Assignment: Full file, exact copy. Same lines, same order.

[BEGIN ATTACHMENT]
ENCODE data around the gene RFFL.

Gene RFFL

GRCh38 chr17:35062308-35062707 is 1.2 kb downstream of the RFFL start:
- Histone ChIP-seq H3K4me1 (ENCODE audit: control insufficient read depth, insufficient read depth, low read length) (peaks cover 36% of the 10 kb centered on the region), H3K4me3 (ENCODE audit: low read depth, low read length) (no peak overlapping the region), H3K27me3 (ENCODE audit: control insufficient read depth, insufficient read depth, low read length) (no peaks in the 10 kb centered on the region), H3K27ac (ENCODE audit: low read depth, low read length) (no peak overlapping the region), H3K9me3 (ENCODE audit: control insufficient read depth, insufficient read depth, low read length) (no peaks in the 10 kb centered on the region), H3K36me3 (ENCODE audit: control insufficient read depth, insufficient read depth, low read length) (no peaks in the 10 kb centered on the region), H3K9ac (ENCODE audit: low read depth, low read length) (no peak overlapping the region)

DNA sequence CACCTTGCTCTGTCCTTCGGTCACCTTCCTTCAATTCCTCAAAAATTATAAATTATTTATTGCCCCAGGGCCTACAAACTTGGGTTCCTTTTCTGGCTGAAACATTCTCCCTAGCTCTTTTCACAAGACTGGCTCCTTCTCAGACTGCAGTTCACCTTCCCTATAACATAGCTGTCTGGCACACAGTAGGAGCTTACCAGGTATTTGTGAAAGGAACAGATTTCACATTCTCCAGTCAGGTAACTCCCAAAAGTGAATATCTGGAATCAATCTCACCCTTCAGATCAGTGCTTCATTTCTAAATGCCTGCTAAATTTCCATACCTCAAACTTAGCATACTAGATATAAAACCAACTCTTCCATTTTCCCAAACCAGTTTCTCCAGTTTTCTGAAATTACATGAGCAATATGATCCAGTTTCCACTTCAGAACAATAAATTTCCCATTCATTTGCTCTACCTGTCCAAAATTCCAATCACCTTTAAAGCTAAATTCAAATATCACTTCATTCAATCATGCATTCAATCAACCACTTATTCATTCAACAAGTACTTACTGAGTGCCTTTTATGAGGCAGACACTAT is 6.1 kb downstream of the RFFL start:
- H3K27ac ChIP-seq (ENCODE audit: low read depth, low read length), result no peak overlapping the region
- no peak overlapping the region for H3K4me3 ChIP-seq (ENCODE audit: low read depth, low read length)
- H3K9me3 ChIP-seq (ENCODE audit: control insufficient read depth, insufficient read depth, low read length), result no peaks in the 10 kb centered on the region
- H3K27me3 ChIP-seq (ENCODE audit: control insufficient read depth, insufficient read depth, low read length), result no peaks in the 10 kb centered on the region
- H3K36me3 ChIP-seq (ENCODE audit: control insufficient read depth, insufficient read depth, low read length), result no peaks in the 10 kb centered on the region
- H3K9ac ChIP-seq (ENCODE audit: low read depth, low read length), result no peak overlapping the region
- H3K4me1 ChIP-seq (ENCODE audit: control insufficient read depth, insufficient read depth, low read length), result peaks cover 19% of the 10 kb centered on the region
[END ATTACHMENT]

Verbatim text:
ENCODE data around the gene RFFL.

Gene RFFL

GRCh38 chr17:35062308-35062707 is 1.2 kb downstream of the RFFL start:
- Histone ChIP-seq H3K4me1 (ENCODE audit: control insufficient read depth, insufficient read depth, low read length) (peaks cover 36% of the 10 kb centered on the region), H3K4me3 (ENCODE audit: low read depth, low read length) (no peak overlapping the region), H3K27me3 (ENCODE audit: control insufficient read depth, insufficient read depth, low read length) (no peaks in the 10 kb centered on the region), H3K27ac (ENCODE audit: low read depth, low read length) (no peak overlapping the region), H3K9me3 (ENCODE audit: control insufficient read depth, insufficient read depth, low read length) (no peaks in the 10 kb centered on the region), H3K36me3 (ENCODE audit: control insufficient read depth, insufficient read depth, low read length) (no peaks in the 10 kb centered on the region), H3K9ac (ENCODE audit: low read depth, low read length) (no peak overlapping the region)

DNA sequence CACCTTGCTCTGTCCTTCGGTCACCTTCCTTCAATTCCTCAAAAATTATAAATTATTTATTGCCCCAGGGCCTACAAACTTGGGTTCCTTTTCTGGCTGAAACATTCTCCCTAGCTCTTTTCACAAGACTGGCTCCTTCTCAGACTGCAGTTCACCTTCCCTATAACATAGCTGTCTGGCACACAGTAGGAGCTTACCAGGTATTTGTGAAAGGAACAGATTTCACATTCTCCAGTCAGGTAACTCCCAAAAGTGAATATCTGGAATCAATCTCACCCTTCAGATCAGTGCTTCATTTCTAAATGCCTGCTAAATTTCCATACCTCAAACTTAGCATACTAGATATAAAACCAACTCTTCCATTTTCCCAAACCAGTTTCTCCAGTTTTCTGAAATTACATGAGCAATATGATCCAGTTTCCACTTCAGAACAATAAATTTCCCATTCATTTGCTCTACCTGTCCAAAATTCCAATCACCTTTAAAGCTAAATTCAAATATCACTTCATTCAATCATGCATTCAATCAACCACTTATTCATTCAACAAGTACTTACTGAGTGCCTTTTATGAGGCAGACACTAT is 6.1 kb downstream of the RFFL start:
- H3K27ac ChIP-seq (ENCODE audit: low read depth, low read length), result no peak overlapping the region
- no peak overlapping the region for H3K4me3 ChIP-seq (ENCODE audit: low read depth, low read length)
- H3K9me3 ChIP-seq (ENCODE audit: control insufficient read depth, insufficient read depth, low read length), result no peaks in the 10 kb centered on the region
- H3K27me3 ChIP-seq (ENCODE audit: control insufficient read depth, insufficient read depth, low read length), result no peaks in the 10 kb centered on the region
- H3K36me3 ChIP-seq (ENCODE audit: control insufficient read depth, insufficient read depth, low read length), result no peaks in the 10 kb centered on the region
- H3K9ac ChIP-seq (ENCODE audit: low read depth, low read length), result no peak overlapping the region
- H3K4me1 ChIP-seq (ENCODE audit: control insufficient read depth, insufficient read depth, low read length), result peaks cover 19% of the 10 kb centered on the region